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When Victorian propriety fell apart

Notes for The Elephant Man

I won’t be able to review, and therefore shouldn’t comment, on Backyard Renaissance/Oceanside Theatre Company’s production of The Elephant Man. I dramaturged the play twice before and, when asked, did a talk for the cast about the background. Here are excerpts from the notes.

The Elephant Man

Bernard Pomerance wrote his minimalist play for a British audience in 1977. He probably assumed they’d talk because, taken together, they build a backdrop of the Victorian era (1837–1901) reflected in the play itself.

The Victorians — i.e., the 300 wealthiest families who owned over 90 percent of the land — considered themselves “the father of the family of society.” They believed they were divinely appointed to rule, like the queen, and must improve the world as best they could. They were some of the most entitled people who ever lived.

They demanded strict morality (think: the repressed students in the musical, Spring Awakening), rigid order, and harsh punishment. Their goal: maintain the status quo. And yet the ruling class granted itself private liberties as ornate as their gingerbread houses.

The Elephant Man takes place between 1884 and 1890. During this period, the great veneer of Victorian propriety began to come apart. Pomerance references the Prince of Wales (later Edward VII) having “public affairs,” one with Lillie Langtry, “the most beautiful woman in the world.” He even bought her a house. Many members of the landed gentry also dallied beyond marital bounds.

The ever-expanding British empire experienced its first major defeat: the play twice mentions Major General George “Chinese” Gordon’s death at Khartoum in 1885.

The economy was tilting toward the international Panic of ’93.

Charles Darwin’s theory of evolution, that man came from the apes, took greater hold, except among the 300 families, though the rising middle class began to trespass on their territory.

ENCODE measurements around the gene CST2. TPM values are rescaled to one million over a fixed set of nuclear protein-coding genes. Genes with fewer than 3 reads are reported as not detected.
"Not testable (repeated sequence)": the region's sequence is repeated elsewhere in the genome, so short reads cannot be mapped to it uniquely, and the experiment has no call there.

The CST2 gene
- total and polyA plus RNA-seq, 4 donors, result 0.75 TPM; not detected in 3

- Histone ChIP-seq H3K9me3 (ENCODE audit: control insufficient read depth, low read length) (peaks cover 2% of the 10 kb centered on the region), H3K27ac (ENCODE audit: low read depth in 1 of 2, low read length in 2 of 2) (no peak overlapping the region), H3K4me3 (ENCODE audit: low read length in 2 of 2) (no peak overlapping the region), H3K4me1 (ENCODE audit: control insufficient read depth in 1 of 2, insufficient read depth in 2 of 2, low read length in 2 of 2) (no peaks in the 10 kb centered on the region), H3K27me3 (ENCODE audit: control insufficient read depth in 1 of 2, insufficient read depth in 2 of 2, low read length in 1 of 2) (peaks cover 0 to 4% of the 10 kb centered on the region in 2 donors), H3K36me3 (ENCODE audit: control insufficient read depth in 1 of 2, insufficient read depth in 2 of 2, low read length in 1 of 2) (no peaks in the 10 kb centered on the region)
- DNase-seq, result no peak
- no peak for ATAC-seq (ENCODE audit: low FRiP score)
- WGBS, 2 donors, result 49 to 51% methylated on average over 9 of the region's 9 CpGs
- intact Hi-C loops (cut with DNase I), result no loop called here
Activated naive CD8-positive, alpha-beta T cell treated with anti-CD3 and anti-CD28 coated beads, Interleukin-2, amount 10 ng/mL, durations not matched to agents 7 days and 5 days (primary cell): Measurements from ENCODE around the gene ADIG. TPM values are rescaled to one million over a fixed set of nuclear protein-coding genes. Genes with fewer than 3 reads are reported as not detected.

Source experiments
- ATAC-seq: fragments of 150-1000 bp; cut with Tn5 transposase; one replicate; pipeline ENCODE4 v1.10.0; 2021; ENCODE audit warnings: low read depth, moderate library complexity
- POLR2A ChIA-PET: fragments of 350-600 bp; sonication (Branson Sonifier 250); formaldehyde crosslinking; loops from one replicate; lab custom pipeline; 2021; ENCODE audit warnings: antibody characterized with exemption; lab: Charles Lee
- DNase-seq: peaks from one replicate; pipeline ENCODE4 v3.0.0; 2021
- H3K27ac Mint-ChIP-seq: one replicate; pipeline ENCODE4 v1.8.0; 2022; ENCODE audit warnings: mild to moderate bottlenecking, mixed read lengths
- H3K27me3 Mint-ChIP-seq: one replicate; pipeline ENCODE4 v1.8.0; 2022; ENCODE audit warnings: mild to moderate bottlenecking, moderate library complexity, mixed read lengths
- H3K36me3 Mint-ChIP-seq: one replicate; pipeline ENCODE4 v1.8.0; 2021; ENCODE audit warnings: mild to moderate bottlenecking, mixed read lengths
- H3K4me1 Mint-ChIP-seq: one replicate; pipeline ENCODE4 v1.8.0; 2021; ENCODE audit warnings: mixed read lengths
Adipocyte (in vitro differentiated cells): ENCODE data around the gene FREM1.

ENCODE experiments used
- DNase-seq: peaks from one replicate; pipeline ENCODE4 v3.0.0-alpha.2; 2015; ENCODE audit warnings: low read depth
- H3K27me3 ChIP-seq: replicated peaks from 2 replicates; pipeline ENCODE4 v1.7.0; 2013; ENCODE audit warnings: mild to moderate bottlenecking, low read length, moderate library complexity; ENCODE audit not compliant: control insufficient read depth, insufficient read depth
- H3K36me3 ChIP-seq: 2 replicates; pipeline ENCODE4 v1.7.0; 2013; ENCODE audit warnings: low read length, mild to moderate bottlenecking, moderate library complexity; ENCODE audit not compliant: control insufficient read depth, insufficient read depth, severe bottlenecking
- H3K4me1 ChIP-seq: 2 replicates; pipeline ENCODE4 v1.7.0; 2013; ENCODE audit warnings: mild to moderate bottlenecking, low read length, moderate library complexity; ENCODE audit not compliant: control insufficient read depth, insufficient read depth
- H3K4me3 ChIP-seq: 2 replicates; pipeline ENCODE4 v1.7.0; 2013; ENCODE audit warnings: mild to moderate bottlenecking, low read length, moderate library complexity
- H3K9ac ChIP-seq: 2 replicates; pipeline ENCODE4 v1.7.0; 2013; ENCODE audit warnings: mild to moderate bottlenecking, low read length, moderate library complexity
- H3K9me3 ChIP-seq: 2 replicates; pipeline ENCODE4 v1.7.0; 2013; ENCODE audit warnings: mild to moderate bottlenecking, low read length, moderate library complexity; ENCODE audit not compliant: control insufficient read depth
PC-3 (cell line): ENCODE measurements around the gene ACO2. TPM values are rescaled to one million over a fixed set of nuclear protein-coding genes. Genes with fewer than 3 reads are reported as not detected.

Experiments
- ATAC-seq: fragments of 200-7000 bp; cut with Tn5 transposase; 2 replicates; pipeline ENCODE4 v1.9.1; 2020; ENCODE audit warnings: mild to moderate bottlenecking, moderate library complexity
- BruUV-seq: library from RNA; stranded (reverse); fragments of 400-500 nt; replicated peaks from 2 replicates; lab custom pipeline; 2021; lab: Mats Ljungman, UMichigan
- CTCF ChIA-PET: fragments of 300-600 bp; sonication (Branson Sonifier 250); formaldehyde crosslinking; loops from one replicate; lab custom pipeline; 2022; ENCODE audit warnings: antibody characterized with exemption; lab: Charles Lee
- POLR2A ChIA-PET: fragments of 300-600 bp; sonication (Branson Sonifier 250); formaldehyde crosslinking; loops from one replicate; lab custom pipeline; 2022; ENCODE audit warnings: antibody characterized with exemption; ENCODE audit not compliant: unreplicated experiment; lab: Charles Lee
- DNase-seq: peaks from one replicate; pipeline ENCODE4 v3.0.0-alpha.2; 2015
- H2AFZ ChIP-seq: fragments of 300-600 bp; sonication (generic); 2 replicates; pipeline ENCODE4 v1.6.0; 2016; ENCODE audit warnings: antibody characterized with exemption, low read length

Thus a split began between the polished outward image and the facts behind it: propriety versus hypocrisy; order versus encroaching chaos. Robert Louis Stevenson wrote about it in The Strange Case of Dr. Jekyll & Mr. Hyde (1886) — as did Oscar Wilde in The Picture of Dorian Gray (1890) and The Importance of Being Earnest (1895), where people have one identity for the city, another for the country.

A split personality may have struck closer to home. John Merrick, “the Elephant Man,” came back to England in 1886. Fredrick Treves, a promising young surgeon, brought him to the Royal London Hospital for examination. The “London” is in Whitechapel, at the East End, one of the most poverty-wracked areas of the city (there’s a Dickens novel just outside the door). In the play, Carr Gomm, chairman of the hospital, tells Treves, “Ignore the squalor of Whitechapel, the general dinginess, neglect, and poverty.” Treves finds a way to keep Merrick at the hospital, where the “Elephant Man” remained until his death in 1890.

Between 1888 and 1891, Jack the Ripper murdered prostitutes with horrific frenzy in Whitechapel. Rumors, unthinkable at the time — and still — whispered that the Ripper might actually be Albert Victor, son of the Prince of Wales. Albert, who frequented the district and was known to consort with the “baser elements,” died in 1891.

Whether true or not — and the nay’s deny it vehemently — the stark duality echoes the age: in this case the image of exalted royalty linked with the gruesome fact of a serial slasher.

Dorian Gray maintains his youthful image for decades, while his portrait erodes unseen. Pomerance has Merrick become almost the reverse. The more people get past “the ugliest man in the world,” they’re surprised to discover positive qualities. Treves, for example, says he was “highly intelligent” and had an “acute sensibility.”

But it’s a reversal only up to a point. In their vanity, the image-conscious Victorians who visit Merrick, and adopt him like a kind of pet, see their best features mirrored in him, not their own deformities.

And Merrick, in an eerie irony, just wants to be “normal”; in other words, to be like them.

Some say The Elephant Man now lacks relevance. But it takes place during the Gilded Age, which many historians now compare to our own.